DISCover how to transform your communication
Liz Price explains how DISC analysis of your dental team could help improve communication and relieve any tensions amongst colleagues.
Ongoing analysis of case files at MDDUS clearly shows that many incidents, complaints and claims in dentistry arise due to failures in communication. Quality of communication can also impact performance, risk, wellbeing, incidence of burnout and staff turnover.
Individuals and teams fall into patterns of communication and behaviours over time (sometimes referred to as personality). These can affect others in both helpful and unhelpful ways.
Consider the driven and ambitious dentist who may be well placed to lead a successful practice but at times is found to be intolerant and impatient by his colleagues and perhaps more so under pressure. Or the hygienist loved by patients for being warm and chatty, but also viewed as too talkative or inefficient by colleagues.
Each strength or positive quality an individual demonstrates may also manifest as a limitation in relation to how it impacts others.
Often we don’t realise this. Just as our dentist might be surprised to see the results of a practice safety culture survey and find that colleagues regularly hide mistakes from them. Or the patient-focused hygienist is devastated to learn she was not selected to lead a patient improvement project on the basis of not having the ‘results-oriented’ attitude required.
A simple language
MDDUS recognises that effective communication is vitally important in mitigating risk.
Over the last decade we have been using DISC behavioural analysis with individuals and teams. The aim is to help improve communication within practices.
DISC is a personal assessment tool companies across many countries and in many different settings use.
It provides a common and simple language colleagues can better understand themselves and how they interface with, and impact on, each other.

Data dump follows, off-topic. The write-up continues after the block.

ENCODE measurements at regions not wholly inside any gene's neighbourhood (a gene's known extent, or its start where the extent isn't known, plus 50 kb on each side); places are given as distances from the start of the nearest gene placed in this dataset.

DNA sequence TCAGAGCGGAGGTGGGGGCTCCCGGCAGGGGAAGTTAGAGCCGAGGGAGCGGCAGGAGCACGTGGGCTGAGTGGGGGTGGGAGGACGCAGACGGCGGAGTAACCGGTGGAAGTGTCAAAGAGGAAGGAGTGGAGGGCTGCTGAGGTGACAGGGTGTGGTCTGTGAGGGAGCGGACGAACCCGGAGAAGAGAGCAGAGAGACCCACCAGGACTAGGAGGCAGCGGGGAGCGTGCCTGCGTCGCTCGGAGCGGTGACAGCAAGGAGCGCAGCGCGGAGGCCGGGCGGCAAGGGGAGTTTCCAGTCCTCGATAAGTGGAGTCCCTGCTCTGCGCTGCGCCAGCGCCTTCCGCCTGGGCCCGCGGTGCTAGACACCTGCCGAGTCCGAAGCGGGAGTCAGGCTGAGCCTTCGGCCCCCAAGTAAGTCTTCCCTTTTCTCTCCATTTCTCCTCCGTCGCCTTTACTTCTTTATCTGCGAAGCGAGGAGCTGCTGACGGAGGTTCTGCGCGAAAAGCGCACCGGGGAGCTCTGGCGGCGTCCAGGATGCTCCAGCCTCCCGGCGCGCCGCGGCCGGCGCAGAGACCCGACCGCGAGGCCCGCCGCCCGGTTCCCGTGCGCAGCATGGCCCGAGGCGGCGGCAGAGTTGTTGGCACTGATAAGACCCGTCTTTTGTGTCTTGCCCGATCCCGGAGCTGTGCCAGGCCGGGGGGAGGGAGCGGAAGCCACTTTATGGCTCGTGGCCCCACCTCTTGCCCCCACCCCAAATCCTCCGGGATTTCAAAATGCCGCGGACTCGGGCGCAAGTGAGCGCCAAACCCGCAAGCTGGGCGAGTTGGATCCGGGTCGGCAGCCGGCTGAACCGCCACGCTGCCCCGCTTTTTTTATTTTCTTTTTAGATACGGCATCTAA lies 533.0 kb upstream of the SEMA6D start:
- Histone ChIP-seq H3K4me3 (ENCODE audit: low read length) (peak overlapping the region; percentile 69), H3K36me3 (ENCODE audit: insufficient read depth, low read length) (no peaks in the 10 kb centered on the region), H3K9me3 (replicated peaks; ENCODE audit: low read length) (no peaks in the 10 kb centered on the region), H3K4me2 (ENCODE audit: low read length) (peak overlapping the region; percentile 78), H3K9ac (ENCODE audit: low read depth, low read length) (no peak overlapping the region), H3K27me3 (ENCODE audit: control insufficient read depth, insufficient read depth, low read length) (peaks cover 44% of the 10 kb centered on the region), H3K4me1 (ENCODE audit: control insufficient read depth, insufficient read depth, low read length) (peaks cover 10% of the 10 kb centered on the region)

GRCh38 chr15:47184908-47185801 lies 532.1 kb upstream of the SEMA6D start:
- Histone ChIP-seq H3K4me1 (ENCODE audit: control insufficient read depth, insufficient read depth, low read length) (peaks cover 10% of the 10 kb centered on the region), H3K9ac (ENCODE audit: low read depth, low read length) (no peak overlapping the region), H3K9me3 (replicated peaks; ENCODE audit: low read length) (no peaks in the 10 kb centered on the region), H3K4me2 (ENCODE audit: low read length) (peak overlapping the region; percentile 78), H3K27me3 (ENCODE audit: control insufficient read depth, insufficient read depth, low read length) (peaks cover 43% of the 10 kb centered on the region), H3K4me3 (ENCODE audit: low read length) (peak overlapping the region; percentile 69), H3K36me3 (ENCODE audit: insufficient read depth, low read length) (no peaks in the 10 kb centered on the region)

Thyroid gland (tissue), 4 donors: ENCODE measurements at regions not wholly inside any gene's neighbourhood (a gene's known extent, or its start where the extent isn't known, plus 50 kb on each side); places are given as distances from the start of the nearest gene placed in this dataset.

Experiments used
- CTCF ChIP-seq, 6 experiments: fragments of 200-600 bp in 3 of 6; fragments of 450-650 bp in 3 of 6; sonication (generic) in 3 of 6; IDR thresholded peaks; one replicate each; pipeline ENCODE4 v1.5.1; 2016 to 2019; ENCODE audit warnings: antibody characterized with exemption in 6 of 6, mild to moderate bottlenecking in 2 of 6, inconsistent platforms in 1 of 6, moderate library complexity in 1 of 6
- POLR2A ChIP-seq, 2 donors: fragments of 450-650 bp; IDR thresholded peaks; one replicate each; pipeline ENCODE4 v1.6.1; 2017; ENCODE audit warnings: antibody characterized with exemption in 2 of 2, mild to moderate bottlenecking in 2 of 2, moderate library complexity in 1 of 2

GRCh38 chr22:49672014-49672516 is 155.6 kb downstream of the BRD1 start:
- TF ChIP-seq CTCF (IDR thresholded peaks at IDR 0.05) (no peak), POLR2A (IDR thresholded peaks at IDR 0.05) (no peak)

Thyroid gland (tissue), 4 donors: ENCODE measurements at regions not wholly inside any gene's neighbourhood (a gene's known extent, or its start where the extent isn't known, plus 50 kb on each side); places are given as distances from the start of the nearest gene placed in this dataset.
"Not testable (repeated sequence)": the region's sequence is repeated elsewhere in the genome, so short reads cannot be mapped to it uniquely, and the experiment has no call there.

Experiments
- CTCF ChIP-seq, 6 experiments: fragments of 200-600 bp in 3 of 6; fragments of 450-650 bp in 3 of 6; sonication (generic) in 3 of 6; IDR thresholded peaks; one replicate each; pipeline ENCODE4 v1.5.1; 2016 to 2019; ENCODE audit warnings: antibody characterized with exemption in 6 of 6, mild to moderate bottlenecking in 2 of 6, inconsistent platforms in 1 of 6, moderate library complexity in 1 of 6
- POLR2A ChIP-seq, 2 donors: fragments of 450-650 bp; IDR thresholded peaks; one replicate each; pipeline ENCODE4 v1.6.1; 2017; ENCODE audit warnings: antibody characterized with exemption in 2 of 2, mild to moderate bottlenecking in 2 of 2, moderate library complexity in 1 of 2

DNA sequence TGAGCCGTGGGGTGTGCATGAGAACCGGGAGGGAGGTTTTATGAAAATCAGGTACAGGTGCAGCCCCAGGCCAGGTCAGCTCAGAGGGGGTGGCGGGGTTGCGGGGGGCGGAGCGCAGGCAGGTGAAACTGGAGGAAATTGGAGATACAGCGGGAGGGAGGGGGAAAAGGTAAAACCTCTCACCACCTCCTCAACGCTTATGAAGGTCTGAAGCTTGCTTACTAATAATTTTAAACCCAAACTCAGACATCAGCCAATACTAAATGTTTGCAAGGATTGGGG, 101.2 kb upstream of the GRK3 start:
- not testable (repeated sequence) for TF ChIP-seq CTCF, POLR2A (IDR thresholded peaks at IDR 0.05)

Practices can use this insight to reduce tension and conflict, and improve working relationships.
DISC is an acronym that stands for the four main profiles described in the model. These are dominance, influence, steadiness and conscientiousness.
An individual’s preferred (or default) patterns of communication and behaviour can fall into one or more of the profile types or styles. Each of which has positives and potential challenges:
- D types tend to be assertive, to the point and focus on the bottom line. They are often described as forceful, direct, risk-takers and strong willed. Possible weaknesses include a tendency to overstep authority, dislike of routine and being argumentative
- I types tend to be great communicators, friendly and are often described as motivating, optimistic and talkative. Possible weaknesses include inattention to detail and a tendency to go off on a tangent
- S types are great team players and good listeners. We often describe S types as steady, patient and loyal. Possible weaknesses include sensitivity to criticism, stubbornness, and discomfort with change
- C types enjoy gathering facts and details*. We may describe C types as thorough, precise, sensitive and analytical. Possible weaknesses include too much analysis resulting in paralysis and inability to voice feelings.
D and I types are more likely to take an active, fast-paced and intense approach to situations (eg a conflict and decision or a change project). They may become frustrated by S and C types who are likely to adopt a slower, more cautious approach. They often misinterpret this as passive, resistant or (frustratingly) unassertive.
D and C types are most comfortable with task-focused activities (end goals and competencies/processes, respectively). And I and S types tend to place a heavier emphasis on people connections and building harmonious relationships.
An individual’s DISC type or style is most likely to sit across more than one dimension and tends to be a blend. In fact, in your home or social life you may exhibit more of the characteristics/preferences of an opposite style. These patterns can change over time.
Factors such as life experience, education, maturity and work role also influence your style.